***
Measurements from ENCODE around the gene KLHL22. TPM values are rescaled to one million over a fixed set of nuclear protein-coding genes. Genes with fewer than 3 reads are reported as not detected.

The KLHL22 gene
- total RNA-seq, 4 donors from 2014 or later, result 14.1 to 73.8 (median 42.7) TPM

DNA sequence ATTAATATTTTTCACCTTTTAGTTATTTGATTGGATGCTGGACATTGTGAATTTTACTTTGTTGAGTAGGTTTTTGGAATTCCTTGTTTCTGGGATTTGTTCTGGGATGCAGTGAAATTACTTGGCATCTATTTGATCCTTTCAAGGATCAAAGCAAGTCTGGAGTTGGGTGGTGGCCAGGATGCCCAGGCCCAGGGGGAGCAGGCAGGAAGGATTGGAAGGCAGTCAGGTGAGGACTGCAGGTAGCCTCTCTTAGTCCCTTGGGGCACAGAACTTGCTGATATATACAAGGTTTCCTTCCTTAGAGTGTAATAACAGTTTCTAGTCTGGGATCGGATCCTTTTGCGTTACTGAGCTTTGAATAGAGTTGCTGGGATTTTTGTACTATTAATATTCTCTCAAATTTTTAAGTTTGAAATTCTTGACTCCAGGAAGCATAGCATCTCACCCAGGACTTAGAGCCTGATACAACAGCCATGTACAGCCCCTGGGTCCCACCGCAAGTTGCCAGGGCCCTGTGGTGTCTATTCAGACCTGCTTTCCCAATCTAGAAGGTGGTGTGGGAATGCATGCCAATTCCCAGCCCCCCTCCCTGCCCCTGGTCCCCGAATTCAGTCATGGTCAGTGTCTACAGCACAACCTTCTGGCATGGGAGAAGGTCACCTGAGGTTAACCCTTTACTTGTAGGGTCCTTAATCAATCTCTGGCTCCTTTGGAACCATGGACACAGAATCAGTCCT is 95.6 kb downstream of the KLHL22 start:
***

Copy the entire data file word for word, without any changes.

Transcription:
Measurements from ENCODE around the gene KLHL22. TPM values are rescaled to one million over a fixed set of nuclear protein-coding genes. Genes with fewer than 3 reads are reported as not detected.

The KLHL22 gene
- total RNA-seq, 4 donors from 2014 or later, result 14.1 to 73.8 (median 42.7) TPM

DNA sequence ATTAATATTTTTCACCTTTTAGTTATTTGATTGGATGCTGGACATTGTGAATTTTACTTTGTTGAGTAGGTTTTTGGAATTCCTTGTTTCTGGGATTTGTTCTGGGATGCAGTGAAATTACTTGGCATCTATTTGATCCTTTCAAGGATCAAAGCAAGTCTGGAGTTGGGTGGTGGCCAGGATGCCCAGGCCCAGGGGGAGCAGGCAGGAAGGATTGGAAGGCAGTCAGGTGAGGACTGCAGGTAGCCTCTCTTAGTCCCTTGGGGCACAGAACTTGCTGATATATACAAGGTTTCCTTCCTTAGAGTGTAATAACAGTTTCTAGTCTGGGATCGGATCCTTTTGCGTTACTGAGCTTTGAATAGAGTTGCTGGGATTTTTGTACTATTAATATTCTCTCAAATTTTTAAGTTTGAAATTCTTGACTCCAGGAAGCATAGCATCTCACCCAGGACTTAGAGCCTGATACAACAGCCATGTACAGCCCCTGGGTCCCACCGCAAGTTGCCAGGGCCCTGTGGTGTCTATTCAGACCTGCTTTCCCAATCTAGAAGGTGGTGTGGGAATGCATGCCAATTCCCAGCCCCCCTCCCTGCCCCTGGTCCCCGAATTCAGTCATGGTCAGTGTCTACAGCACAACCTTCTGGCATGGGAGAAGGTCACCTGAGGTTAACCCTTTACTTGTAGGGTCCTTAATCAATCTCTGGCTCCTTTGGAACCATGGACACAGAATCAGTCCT is 95.6 kb downstream of the KLHL22 start: